Saturday, July 3, 2010

Western States 100 Mile Endurance Run: Its just a long way to go.

No Hands Bridge.  Where our story begins and ends...

“Brian!  Don’t look!  Look away man, look away!”

I was able to squeak out those words to my somewhat freaked-out pacer and friend, Brian Tinder, before I vomited for a third time as we crossed No Hands Bridge (mile 97), the fifth time since leaving Green Gate (mile 80).

A perfect topping, literally, to a not-so-perfect day…

100 Brutal Miles:  From Squaw Valley, CA to Auburn, CA. 

Looking dapper for pre-race check-in.

Minutes before the start.  Sharing some quality time with Brian Tinder, from Flagstaff, AZ (my crew and pacer) and Tim Olson from Ashland, OR (crew at Robinson).  (Photo by Shahid Ali)

This year’s Western States was like no other I had previously witnessed.  The competition had arrived with a fury.  And, as billed, competitors challenged each other all day long.  Looking back, I could tell I didn’t exhibit the same frame of mind as many of runners who toed the line in Squaw Valley Saturday morning.

Ideally things would have played out differently for me over the weekend of June 26th-27th,, 2010.  I had grand visions of racing closer to the front of the pack, but I discovered early on that this wasn’t going to materialize.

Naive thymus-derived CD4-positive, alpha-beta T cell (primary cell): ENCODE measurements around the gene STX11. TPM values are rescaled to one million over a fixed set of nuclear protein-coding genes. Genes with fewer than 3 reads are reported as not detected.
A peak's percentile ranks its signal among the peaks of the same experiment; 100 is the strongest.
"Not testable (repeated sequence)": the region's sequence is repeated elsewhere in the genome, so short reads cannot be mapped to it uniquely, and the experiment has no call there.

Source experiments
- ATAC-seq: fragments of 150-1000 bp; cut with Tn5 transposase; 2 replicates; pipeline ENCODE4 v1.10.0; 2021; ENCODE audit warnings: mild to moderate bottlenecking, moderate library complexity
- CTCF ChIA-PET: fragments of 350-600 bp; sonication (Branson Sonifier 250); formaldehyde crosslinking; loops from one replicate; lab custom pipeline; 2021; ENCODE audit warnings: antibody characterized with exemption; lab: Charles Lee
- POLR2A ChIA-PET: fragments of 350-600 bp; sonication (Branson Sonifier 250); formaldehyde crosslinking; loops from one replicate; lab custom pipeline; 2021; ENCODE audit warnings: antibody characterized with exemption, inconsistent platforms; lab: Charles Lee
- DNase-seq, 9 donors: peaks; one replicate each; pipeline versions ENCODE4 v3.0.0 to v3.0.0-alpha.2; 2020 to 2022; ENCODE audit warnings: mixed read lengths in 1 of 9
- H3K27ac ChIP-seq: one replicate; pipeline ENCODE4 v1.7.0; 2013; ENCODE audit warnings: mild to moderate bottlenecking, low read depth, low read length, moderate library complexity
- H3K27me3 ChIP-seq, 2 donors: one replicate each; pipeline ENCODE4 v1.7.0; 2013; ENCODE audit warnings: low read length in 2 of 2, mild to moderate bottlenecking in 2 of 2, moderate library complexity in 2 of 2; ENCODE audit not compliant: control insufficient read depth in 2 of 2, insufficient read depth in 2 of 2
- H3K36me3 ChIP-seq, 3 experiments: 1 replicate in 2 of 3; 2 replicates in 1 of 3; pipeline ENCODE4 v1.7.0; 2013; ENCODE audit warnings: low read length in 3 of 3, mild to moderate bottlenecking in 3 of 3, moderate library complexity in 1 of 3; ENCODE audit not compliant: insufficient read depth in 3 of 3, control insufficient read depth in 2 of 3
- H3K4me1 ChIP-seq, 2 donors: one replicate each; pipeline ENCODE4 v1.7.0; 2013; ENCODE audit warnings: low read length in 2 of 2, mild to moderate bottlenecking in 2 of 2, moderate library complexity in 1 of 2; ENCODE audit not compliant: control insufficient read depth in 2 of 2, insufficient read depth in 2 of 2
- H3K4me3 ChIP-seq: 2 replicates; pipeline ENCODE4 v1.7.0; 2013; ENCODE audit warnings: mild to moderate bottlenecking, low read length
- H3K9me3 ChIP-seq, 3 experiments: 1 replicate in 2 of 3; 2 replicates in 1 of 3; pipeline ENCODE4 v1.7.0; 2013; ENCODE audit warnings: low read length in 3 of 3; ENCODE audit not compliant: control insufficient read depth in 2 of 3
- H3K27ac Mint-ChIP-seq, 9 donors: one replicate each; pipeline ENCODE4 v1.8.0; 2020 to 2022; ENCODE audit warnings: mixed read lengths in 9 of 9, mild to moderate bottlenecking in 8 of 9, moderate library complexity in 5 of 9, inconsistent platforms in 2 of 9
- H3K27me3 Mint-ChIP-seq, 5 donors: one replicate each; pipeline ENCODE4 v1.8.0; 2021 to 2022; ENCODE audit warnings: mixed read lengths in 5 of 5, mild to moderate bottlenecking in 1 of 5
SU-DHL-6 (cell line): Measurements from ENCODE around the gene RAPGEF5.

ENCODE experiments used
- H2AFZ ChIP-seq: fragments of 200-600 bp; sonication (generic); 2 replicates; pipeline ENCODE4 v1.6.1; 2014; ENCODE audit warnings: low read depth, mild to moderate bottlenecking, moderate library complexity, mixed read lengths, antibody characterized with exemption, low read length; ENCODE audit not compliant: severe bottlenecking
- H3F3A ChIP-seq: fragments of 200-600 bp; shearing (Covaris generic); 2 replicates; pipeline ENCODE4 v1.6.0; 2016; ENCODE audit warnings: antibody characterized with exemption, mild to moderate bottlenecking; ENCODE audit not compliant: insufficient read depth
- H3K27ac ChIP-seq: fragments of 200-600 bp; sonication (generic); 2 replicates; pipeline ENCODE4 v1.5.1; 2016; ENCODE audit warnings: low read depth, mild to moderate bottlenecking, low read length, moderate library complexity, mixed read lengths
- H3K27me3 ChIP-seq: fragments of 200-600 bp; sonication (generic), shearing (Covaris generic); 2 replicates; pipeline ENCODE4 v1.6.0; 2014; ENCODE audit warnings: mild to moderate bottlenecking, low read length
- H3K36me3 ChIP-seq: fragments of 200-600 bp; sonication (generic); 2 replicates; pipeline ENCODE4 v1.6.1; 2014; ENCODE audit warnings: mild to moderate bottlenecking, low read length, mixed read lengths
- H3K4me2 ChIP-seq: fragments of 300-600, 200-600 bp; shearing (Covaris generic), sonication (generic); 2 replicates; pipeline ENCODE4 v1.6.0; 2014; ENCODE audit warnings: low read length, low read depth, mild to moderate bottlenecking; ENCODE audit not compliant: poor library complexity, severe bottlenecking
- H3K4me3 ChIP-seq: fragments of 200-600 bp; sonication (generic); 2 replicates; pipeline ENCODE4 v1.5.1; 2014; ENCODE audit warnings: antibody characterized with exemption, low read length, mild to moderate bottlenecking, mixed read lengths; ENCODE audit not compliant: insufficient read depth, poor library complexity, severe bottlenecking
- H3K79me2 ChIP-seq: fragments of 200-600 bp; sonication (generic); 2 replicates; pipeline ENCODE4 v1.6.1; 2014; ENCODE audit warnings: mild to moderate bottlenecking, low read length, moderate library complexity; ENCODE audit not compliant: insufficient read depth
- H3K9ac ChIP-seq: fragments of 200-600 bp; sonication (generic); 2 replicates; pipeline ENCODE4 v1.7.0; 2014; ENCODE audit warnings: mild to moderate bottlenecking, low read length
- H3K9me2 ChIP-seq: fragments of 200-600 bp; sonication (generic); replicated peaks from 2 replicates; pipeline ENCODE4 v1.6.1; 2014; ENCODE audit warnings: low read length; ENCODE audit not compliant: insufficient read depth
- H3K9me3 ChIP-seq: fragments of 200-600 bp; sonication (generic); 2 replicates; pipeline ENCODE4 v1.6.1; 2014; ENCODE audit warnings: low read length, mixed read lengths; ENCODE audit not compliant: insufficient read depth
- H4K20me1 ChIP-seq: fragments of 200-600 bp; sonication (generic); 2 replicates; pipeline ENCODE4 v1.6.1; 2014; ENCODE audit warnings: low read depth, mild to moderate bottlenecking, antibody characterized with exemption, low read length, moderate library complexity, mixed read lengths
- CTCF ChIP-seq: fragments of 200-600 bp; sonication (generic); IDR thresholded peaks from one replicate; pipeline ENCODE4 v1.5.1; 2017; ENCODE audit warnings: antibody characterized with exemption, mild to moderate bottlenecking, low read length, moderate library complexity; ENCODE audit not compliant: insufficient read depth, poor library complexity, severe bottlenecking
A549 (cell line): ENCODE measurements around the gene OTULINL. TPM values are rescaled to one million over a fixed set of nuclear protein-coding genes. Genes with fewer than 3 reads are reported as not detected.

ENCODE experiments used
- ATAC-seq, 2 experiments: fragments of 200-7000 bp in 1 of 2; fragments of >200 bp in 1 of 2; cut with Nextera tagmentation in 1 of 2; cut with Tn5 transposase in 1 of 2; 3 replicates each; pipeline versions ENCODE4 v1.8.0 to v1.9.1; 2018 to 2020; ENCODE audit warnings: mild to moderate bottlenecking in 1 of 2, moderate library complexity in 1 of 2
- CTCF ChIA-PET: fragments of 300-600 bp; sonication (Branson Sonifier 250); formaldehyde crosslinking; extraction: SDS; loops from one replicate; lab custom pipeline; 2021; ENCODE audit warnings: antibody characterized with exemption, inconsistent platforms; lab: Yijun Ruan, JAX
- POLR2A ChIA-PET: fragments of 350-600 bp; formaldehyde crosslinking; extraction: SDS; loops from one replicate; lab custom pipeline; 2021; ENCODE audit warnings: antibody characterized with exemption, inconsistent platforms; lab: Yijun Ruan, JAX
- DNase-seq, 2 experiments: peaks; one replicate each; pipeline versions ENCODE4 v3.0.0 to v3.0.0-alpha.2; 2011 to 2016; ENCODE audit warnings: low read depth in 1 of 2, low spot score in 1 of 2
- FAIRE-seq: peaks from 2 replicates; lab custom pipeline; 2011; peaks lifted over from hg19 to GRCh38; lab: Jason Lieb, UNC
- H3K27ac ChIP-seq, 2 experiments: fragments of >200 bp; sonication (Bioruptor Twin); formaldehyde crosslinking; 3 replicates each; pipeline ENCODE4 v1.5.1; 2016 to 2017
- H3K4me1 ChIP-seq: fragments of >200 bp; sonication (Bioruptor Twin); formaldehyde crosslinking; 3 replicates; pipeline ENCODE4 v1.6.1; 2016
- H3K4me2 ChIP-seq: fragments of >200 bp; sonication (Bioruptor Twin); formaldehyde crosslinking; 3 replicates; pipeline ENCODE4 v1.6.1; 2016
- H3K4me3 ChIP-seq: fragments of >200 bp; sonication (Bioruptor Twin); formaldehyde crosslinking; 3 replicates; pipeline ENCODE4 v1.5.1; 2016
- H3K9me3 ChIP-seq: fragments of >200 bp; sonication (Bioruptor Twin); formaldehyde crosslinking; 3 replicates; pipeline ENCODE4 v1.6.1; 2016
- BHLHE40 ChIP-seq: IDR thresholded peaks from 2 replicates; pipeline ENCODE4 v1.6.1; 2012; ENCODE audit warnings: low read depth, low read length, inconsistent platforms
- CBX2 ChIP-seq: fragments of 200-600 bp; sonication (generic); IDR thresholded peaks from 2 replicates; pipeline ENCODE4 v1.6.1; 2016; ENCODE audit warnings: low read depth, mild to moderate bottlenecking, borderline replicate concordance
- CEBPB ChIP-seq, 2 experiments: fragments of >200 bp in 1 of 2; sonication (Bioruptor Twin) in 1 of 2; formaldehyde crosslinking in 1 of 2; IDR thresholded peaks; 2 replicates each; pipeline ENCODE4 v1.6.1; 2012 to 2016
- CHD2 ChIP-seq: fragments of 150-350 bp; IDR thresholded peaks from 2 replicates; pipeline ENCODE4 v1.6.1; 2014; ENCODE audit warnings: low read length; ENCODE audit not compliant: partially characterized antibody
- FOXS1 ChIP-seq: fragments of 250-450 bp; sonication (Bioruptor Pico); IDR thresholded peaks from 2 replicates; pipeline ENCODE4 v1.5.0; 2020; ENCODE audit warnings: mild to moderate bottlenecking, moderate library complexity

The Start (photo by Glenn Tachiyama)

Running up the Poppy Trail on the Snow Altered Route.  Note French Meadows Reservoir in the background. (photo by Glenn Tachiyama)

After a conservative but decent feeling climb up to Emigrant Pass, I found myself quickly struggling, slipping and sliding in the snow, slush, water and mud along Lyon’s Ridge.  Once I reached this year’s special “Snow Route” course alteration things didn’t improve.  During the descent to Talbot Creek and the fast road miles to the Poppy Aid Station I struggled to keep a decent pace.  I watched as many runners whipped on by and disappeared down the road ahead.

Once on the Poppy Trail, a undulating single-track that followed the shores of French Meadows Reservoir, I knew my race strategy clearly had to change.  I took the opportunity under the big trees to slow things down, regroup and adjust my attitude and goals.  I decided that this would be a race I would have to run consistently and smart.  I’d have to maximize the strength and speed I had on this day, not that of what I wished I had.  My milk was spilt and I was determined not to cry over it.  Pity parties suck, and besides I didn’t have time to send out any invitations.

New socks for wet feet at Robinson Flat (mile 30).

Passing through Robinson Flat Aid Station.  Wishing that 30 miles was all that we needed to do today. (photo by Shahid Ali)

So, I set out, like the other 328 finishers, and weaved in and out of canyons, crossed streams and ridges, ate dust, hid from the sun and ran through the night all while passing through aid stations filled with caring and dedicated volunteers.  Along the way I found plenty of great things to make this a most memorable race experience: